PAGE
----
“In the addiction medicine community, there’s a lot of concern around cannabis. Especially in some states, people are worried that legalization is moving too quickly, and we’re going to create widespread cannabis use disorder. I have sympathy for that perspective,” Arnsten says. But she believes that not just medical dispensaries, which not everyone can access, but legal, regulated markets, make marijuana safer for everyone.
I’m thinking of my middle school friend Chris when I tell her that the data I’ve seen are pretty suggestive that regular marijuana use—whether legal or not—has some negative impacts on young people, including the frightening potential to unmask psychotic tendencies. Arnsten agrees that the research is concerning—to an extent.
“While the studies are compelling, they’re hard to interpret because they’re observational studies. That means that rather than randomizing people to have marijuana exposure and see them develop psychosis, we’re observing people who’ve developed psychosis and asking what their marijuana use was in the past. The leap, and it’s one I’m not completely willing to make, is that the marijuana is causing the psychosis. There are always mitigating factors, including many other stresses in people’s lives. Marijuana is so common: the only way we’d be able to know it’s the cause for certain is to isolate that one variable, expose some people to it and not others, make sure all those other attributes were evenly distributed between people in two groups, and then measure the impact.”
Funding such a study with humans would be an ethical minefield, and there’s no animal model. But Arnsten isn’t only unsure about the limited science on psychosis; she also questions the studies reporting pot’s supposed benefits for mental health. “We frankly don’t have good evidence that cannabis is helpful for anxiety or depression or PTSD. There aren’t randomized control trials, and there may never be with cannabis,” she says.
This lack of evidence may seem surprising, given how passionate doctors and stakeholders who support or oppose legalization can be. That passion, Arnsten explains, originates from what they see personally in their own practices. “When you work in a psychiatric emergency room and see people who’ve been smoking a lot of marijuana come in psychotic, it affects the way you think about it. But I’m running a medical cannabis program at our academic medical center, and many patients tell me that smoking marijuana is the only thing that helps them. Just today, a third of my patients were here for depression and anxiety. They’re on Wellbutrin or benzodiazepines, and every one of them told me, ‘When I’m really anxious or depressed, smoking is the only thing that helps me.’ When you hear patient after patient say that, it’s hard to dismiss them as just wanting to get high. That’s a whole lot of anecdotal evidence, but it’s not the sort of data on which we make decisions.”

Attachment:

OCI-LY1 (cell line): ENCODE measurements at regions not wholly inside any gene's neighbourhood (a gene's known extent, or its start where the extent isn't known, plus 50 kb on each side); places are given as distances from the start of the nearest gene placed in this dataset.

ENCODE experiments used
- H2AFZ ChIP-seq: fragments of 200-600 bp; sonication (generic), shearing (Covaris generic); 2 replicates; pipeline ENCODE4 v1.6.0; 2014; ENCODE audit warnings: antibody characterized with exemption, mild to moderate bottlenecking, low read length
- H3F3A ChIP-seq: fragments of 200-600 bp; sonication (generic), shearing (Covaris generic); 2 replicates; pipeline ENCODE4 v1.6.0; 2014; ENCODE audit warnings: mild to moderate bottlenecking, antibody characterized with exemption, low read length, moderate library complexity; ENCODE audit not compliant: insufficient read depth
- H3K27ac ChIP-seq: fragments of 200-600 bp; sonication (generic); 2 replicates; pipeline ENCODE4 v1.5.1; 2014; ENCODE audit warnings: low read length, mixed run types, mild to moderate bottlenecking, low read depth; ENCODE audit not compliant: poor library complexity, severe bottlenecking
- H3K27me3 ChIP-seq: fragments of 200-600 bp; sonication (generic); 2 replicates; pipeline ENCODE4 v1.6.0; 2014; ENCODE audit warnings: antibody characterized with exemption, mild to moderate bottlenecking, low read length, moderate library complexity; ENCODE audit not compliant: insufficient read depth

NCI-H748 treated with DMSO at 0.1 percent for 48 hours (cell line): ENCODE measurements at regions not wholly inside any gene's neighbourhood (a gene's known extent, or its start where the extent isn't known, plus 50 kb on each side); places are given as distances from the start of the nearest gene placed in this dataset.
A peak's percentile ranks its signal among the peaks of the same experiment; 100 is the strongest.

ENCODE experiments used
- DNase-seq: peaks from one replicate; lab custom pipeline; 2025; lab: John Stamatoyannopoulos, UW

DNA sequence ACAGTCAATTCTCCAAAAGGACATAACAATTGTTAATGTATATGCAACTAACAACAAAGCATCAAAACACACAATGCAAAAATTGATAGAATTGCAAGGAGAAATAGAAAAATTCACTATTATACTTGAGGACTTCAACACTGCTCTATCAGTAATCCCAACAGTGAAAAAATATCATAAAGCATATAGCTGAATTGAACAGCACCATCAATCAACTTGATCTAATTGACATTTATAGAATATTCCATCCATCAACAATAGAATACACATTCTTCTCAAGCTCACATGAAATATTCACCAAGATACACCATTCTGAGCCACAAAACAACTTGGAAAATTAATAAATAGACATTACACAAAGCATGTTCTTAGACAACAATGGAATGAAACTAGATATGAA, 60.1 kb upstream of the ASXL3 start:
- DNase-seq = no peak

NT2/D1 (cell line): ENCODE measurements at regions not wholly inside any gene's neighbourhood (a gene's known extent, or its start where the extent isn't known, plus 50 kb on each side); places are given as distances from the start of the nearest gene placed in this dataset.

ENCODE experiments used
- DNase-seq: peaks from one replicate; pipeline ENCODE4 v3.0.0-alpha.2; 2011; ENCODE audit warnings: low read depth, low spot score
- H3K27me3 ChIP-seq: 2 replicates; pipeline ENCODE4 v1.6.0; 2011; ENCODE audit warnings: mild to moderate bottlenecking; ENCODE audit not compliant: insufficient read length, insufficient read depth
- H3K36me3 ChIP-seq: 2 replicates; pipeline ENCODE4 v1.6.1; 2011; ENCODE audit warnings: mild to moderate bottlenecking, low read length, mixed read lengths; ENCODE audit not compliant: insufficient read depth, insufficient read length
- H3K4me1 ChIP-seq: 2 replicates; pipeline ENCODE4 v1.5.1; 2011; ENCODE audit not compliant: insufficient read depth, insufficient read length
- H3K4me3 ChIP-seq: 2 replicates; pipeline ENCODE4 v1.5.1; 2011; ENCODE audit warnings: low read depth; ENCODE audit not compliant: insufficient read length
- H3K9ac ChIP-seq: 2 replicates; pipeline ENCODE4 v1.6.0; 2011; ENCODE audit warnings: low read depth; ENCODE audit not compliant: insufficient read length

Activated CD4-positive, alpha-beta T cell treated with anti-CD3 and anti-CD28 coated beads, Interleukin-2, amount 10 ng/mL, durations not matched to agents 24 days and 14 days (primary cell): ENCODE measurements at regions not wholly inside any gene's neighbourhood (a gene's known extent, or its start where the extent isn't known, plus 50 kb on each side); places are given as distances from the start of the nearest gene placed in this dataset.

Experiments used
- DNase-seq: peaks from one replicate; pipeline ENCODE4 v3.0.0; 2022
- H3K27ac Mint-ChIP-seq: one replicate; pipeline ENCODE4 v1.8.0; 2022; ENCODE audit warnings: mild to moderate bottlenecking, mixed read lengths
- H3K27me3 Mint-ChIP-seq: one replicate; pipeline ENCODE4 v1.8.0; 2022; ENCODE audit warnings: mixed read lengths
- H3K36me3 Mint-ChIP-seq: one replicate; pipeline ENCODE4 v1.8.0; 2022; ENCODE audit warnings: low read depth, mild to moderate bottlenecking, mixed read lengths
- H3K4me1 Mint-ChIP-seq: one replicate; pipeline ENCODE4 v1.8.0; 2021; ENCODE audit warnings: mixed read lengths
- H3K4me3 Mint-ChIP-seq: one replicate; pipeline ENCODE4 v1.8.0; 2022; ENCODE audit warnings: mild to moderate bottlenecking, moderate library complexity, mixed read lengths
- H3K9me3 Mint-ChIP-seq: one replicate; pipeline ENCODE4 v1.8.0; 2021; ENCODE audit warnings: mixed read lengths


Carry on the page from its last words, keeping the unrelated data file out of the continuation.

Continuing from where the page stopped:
In the meantime, justifying legal alcohol and cigarettes, with their multiple health threats, while continuing to criminalize pot, which we know disproportionally affects Latinx and African American populations, may not make sense. “Adults and teenagers have always made choices about what risks they’re going to take with their health,” Arnsten says. “Trying to legislate those decisions has never been helpful. I think to combat problematic use we need to be more effective with our public-health messaging and prevention.”
Where does she think all of this leaves therapists who will likely need to weigh in on pot use with clients in this new era? “I think being open to talking about cannabis use and listening to what patients think helps them is important. If we’re open, we can ask questions like, “Is all of it for trauma or anxiety or depression or insomnia, or is it because you don’t know what to do with yourself that day?’”
The Pot Practitioners
Although marijuana is prescribed regularly for PTSD and pain, many adult therapy clients are self-medicating with no prescription, or just using it for fun. Plenty of them have felt that a therapy office isn’t a safe place to come clean about their use. Is the current trend toward legalization changing that?
Sara Ouimette is one of a handful of therapists who’ve started working explicitly with the drug in practice. Ouimette lives in California, where pot has been available medicinally for decades and commercially for the last couple of years. At this point, she hasn’t just embraced straightforward talk about marijuana in sessions: she’s hung a shingle proclaiming that she offers “cannabis-assisted therapy.”
“Listen, no one’s ever died of a pot overdose,” Ouimette assures me when I ask her why she’s so on board with it. The alternatives that her clients could potentially use to dull psychic or physical pain, including alcohol and opioids, don’t thrill her. “I’m all about harm reduction and quality of life. If they’re going to medicate, what’s the least damaging way of managing their pain?” she posits.